In applying the size-related criteria, the Guidance notes that assets should be calculated on a gross basis, not a net basis. Further, assets and revenues in the size-related criteria are not restricted to assets or revenue in Canada or to assets and revenue from the commercial development of oil, gas, or minerals. Reporting Entities should include all global assets and revenues in determining whether the size-related criteria is met. Lastly, the global assets and revenues of a parent company should not be included in the size-related analysis, only those of the entity itself.
3. Payments and Payees
The Guidance reinforces the payment amount that triggers a reporting obligation under the Act. A payment made to the same payee that totals, as a single or multiple payments, C$100,000 or more within one of the enumerated categories set out in the Act must be disclosed. In some cases it may be unclear whether a payment should be reported under one category or another. For example, a mineral royalty payment may be considered a tax, a royalty, or perhaps both. The onus is on the Reporting Entity to use reasonable judgment to determine in which category a payment applies, and the Guidance provides elaborate commentary on each category. The Guidance expressly states that Reporting Entities should not artificially structure payments to avoid the reporting regime.
The Guidance also indicates that payments made to state-owned enterprises only constitute a reportable payment if, in receiving the payment, the state-owned entity is exercising or performing a power, duty, or function of government as opposed to engaging in commercial activity, which does not constitute a reportable payment.
For the purposes of determining whether a series of payments constitute payments made to the same payee, the Guidance states that Reporting Entities must group together departments, ministries, trusts, boards, commissions, corporations, bodies or other authorities that perform or are established to perform a power, duty, or function on behalf of a particular level of government. For example, if several payments in one category are made to the National Energy Board, Environment Canada, and NRCan that add up to a sum greater than or equal to C$100,000, this would be considered a reportable payment under the Act.
Technical Reporting Specifications
The Technical Reporting Specifications provide the form and manner of specifications for the reporting process under the Act, including instructions on how to complete the reporting template. The Technical Reporting Specifications facilitate the communication process between NRCan and Reporting Entities by outlining enrolment procedures.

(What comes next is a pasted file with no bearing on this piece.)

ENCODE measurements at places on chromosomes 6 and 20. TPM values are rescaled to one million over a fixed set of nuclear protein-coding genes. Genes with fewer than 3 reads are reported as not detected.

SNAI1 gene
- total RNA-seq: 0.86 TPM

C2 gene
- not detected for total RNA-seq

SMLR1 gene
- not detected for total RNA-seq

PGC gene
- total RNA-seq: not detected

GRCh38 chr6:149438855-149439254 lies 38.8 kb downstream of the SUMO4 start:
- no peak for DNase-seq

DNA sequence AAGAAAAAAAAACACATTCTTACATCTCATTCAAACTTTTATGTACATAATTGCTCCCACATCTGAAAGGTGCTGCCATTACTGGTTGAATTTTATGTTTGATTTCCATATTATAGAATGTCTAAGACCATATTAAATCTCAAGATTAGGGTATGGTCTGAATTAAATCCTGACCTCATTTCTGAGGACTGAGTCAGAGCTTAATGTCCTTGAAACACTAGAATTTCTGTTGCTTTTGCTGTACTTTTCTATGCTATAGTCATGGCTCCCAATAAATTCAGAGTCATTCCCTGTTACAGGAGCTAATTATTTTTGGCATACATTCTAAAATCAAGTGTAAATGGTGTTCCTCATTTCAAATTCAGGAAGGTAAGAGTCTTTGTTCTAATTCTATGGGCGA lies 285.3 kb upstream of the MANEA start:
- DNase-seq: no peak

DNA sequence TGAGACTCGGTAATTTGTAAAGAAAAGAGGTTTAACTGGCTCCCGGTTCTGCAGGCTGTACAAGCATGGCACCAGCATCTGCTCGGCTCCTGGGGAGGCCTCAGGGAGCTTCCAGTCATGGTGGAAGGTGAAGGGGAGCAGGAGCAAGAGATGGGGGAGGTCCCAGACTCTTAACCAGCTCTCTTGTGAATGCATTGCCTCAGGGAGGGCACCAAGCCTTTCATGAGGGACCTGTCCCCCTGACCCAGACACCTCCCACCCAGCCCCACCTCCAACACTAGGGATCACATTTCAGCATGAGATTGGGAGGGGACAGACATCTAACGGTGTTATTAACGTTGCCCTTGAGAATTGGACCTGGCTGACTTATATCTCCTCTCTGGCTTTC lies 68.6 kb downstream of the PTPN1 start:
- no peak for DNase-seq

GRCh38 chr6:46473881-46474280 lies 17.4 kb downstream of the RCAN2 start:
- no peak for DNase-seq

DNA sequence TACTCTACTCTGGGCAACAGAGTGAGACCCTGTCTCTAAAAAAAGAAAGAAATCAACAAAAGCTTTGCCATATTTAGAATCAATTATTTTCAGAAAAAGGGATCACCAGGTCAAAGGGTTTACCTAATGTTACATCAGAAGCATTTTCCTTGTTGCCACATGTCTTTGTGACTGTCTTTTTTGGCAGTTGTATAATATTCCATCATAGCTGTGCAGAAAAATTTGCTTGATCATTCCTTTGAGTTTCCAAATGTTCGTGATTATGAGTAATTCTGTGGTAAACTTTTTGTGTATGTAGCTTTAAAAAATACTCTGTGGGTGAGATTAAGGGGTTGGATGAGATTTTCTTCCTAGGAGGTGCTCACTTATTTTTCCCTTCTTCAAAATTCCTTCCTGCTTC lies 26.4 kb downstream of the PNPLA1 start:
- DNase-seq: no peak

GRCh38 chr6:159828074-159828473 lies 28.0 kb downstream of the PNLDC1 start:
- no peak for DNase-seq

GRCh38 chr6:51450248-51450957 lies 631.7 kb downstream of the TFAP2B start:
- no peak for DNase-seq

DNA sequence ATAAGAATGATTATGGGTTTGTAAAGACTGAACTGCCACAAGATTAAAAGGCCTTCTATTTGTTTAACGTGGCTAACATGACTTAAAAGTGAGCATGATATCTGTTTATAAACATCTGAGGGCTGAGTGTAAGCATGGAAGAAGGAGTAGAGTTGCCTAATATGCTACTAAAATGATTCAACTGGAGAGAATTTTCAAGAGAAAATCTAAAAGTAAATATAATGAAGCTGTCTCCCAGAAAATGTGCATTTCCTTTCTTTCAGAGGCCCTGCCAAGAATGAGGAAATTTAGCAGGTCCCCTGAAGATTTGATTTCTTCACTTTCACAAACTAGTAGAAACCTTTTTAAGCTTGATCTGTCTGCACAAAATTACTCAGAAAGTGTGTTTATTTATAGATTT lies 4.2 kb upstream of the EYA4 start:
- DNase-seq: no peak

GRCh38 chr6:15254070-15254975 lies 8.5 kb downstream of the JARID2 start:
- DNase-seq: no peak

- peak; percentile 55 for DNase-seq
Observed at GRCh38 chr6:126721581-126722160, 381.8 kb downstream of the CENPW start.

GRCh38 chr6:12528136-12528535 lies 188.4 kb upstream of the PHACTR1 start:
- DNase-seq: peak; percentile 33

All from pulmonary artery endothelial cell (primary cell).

The enrolment process is done by completion and submission of a Contact Form by Reporting Entities, including subsidiary Reporting Entities, to NRCan prior to submitting a report. Reporting Entities are encouraged to enrol with NRCan before June 30, 2016. Should a business become aware that it qualifies as a Reporting Entity at a later date, it is encouraged to enrol with NRCan as soon as possible. After enrolling, Reporting Entities can complete and submit reports using the Reporting Template. Once finalized, reports are published online and remain publicly available for at least five years.
The Information Sheet offers a general overview of unique considerations regarding payments made to Indigenous governments. The requirement for Reporting Entities to report payments to Indigenous governments was deferred by two years until June 1, 2017. The Information Sheet states that Reporting Entities are not required to disclose impact and benefit agreements, however some payment obligations included in such impact and benefit agreements may be required to be reported under the Act.
The contribution of James Lyle, articling student, in the preparation of this article is gratefully acknowledged.
The content of this article is intended to provide a general guide to the subject matter. Specialist advice should be sought about your specific circumstances.